Even though I haven’t really experienced mountains as I have imagined and looking for, I have at the end experienced so much more.
Living for 4 days in a jungle, where forest was our sleeping room, our kitchen and dining room and nearby river or a small stream our bathroom and a shower, was just so pure and pristine. One would think one comes here for the trekking itself, to walk, to see the scenery, to be able to observe animals and learn about the jungle, but it was at the end so much more. just falling asleep (already at nine in the evening – can u believe that?) in a hammock (protected w/ a mosquito net) under the stars in the middle of the forest and next morning waking up into a misty morning, before the sunrise, at the sounds of the birds is an experience as such. not to mention to observe our guide and our cook how they created construction for our hammocks out of nothing. all they had was a hatchet and in no time construction for the hammocks was there. for the rope they used a sort of a plant / part of a tree…
I guess I don’t really need to stress out that those guys, working here as cooks and local guides are all very simple men. a t-shirt and a pair of pants for the the day, one for the night, a soap and a tooth brush and that was it. trekking shoes? u wish. a pair of plastic sandals, that was it. and with those, they walked all those kilometres of dirty roads and no roads and crossed the rivers, not bothering if their pants will get wet all the way up to their knees – they anyway get dry, or? they even used their sandals to climb trees, when necessary. and I was worried if my sneakers will be sufficient, as I had no proper ankle boots with me…
food supply for 4 days was carried with us simply is their backpacks. so were plates, cutlery and pots and pants. on their backs. do I need to say that they are all fit? even those, being close to their fifties? I guess not. and it is not a surprise, cause our diet was lots and lots of vegetables, accompanied by limited amount of meat or eggs and then either rice, rice noodles or yellow noodles. no alcohol, no sugar, no salt, no sweets, no white flour. and lots of water – almost a detox retreat 🙂 and I guess this is their daily diet as well
speaking about the food: at certain moment we had a feeling that trekking tour turned into a jungle foodie tour. yep u heard me; a FODDIE tour. one evening, when we set our camp in a so called “bamboo hotel” (in the area of jungle full of bamboo) along the river and after we have finished our “candle-dinner” seating on the rocks along the river, our guides got inspired by the river itself. in no time there was a crab on the fire and some moments later fish they caught in the river. you shall see how they grilled them! (my mobile battery died the 1st eve of course – so no photos 😦 ). They halved a bamboo stick, put 6 fishes into that bamboo stick and knotted the other half of the bamboo stick with a bamboo “rope”. when done, our chef found some mango in his bag and voila, fish served with mango – onion salad was ready. next day we also had a chance to taste banana flower curry with rice. I have never tasted banana flower before, but spiced up with lemon grass it tasted just amazing.. unbelievable, I tell you.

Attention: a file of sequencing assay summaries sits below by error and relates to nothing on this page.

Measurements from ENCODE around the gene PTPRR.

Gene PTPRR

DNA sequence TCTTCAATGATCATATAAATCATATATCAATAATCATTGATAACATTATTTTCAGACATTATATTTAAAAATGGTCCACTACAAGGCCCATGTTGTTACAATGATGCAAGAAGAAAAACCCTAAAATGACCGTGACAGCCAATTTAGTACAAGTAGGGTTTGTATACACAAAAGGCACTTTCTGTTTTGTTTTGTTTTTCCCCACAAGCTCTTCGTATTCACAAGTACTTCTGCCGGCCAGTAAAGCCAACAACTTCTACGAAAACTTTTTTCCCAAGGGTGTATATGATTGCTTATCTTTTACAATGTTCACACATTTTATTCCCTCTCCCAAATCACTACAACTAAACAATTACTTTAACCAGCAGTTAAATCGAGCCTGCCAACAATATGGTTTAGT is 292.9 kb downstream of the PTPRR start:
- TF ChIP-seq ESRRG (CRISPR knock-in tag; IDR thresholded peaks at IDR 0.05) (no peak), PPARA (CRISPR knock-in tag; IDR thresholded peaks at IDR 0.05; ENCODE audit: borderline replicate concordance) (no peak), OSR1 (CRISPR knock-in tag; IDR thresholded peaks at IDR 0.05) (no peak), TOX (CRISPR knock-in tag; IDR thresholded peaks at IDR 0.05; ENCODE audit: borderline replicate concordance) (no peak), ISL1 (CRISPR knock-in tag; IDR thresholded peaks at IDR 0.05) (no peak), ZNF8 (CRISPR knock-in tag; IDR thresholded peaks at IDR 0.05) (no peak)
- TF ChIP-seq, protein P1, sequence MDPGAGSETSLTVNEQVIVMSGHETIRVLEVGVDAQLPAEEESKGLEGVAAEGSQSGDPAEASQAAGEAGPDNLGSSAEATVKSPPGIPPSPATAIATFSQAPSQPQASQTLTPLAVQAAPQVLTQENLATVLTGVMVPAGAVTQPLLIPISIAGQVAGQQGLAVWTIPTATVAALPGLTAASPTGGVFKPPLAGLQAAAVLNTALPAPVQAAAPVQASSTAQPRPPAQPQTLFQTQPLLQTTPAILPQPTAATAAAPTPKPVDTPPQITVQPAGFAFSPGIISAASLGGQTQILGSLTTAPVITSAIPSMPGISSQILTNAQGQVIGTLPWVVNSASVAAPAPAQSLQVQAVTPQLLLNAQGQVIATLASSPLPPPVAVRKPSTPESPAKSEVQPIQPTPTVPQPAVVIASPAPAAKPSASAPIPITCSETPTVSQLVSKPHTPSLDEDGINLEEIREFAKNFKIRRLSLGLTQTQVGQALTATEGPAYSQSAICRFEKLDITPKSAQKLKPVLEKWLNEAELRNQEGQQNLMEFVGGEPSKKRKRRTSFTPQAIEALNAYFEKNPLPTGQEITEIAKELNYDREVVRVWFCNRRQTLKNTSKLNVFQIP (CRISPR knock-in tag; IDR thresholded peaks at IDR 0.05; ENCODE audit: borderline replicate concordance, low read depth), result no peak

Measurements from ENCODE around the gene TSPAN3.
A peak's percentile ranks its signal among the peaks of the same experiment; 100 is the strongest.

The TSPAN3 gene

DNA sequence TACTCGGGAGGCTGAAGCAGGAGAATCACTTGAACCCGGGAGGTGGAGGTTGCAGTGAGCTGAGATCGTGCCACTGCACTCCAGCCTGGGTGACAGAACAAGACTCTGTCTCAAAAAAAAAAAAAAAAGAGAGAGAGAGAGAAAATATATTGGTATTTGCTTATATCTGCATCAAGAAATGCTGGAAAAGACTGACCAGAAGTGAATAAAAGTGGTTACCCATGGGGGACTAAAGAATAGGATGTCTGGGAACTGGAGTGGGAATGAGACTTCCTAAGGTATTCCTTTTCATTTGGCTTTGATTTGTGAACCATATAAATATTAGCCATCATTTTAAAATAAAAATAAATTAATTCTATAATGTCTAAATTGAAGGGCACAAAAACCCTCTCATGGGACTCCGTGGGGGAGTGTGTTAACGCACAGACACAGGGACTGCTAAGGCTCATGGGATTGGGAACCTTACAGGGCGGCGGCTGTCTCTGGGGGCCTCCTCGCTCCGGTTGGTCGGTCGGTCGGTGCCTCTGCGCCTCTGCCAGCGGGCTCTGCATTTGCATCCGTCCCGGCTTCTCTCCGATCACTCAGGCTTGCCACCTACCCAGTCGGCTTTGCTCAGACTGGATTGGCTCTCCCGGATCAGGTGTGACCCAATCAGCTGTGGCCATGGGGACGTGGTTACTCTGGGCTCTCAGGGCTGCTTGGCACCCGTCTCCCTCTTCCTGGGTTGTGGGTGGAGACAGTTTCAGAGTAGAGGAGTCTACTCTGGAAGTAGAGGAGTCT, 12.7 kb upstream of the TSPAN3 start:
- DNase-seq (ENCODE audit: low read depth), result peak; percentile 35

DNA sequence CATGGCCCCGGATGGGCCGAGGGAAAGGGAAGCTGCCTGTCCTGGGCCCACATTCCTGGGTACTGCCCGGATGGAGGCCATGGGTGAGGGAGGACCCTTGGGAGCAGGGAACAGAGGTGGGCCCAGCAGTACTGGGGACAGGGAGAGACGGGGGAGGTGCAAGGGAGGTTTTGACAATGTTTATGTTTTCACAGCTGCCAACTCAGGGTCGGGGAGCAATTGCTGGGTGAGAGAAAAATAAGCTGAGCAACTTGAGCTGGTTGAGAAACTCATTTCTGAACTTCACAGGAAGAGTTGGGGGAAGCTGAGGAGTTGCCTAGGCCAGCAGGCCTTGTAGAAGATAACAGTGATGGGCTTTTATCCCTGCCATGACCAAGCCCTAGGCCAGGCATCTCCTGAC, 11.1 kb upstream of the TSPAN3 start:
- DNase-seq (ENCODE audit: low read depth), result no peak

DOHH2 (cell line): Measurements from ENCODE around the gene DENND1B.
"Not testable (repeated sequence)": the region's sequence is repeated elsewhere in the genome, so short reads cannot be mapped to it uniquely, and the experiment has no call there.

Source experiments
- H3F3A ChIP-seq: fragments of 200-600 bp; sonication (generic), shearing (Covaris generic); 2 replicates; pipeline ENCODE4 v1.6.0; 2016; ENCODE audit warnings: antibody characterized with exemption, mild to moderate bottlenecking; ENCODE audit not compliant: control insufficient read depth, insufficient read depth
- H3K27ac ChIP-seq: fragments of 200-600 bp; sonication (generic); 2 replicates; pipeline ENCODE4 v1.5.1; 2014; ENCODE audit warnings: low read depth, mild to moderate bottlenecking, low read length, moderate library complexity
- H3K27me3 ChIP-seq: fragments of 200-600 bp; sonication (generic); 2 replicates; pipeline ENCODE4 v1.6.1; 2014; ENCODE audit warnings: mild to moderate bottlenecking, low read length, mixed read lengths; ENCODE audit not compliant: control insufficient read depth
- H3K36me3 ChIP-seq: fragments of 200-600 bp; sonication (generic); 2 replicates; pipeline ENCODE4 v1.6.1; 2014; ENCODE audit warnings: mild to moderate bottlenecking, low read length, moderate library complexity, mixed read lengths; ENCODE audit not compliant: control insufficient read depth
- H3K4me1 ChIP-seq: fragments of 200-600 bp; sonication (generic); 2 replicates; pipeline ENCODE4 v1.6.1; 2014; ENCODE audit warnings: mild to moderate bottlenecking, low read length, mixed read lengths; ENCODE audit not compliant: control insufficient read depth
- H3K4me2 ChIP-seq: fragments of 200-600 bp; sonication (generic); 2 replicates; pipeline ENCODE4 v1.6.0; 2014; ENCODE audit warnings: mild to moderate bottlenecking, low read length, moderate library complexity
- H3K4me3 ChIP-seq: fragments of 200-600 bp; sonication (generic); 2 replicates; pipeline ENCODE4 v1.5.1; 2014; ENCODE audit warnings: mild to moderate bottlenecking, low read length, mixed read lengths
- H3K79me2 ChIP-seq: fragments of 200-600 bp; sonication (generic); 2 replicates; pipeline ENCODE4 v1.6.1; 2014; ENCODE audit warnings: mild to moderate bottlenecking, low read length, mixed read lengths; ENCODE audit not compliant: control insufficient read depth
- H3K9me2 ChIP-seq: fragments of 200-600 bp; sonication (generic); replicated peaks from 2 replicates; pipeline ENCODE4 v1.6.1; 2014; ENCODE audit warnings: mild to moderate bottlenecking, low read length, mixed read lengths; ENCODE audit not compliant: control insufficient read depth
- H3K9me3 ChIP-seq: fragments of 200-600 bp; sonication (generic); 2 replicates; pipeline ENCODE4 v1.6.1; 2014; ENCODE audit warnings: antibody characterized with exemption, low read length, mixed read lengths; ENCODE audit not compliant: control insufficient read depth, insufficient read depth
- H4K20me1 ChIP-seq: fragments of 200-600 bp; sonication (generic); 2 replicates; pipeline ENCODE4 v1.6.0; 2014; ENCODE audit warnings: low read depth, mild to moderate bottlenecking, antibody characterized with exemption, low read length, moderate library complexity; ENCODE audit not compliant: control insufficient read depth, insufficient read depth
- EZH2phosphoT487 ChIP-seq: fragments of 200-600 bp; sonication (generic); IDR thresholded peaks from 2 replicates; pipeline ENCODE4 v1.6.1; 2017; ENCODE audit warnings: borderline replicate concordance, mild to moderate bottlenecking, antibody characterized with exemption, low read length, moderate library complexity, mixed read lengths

we also thought our guide and our chef some english, learned ourselves few basic phrases of Khmer language, went swimming in a large pool underneath a waterfall, had some fresh banana picked up directly from a banana tree for a snack, visited a local school, where there was 6 kids seating in a wooden classroom (one class = a school)… and on and on I could go. because the amount of impressions one gathers on a trek like this is a rather long one.
same goes for this tiny village, when every day there is a new experience behind the corner. be it a cooking class with two other travellers and buying freshly chopped lemon grass at the local market, ordering freshly squeezed cane-sugar juice from a local lady, or simply cruising the village on a bike, kids running around u, waving at you and greeting you with a basic “hello”.
but probably the most unique experience in this village was learning in Khmer language how to cultivate mushrooms : ) But I guess that short experience is worth of another post.
my next stop and adventure: in a remote village close to Siem Reap teaching kids some football. yep, you read it correctly; me teaching them football – even though I hardly know what an off-site is 🙂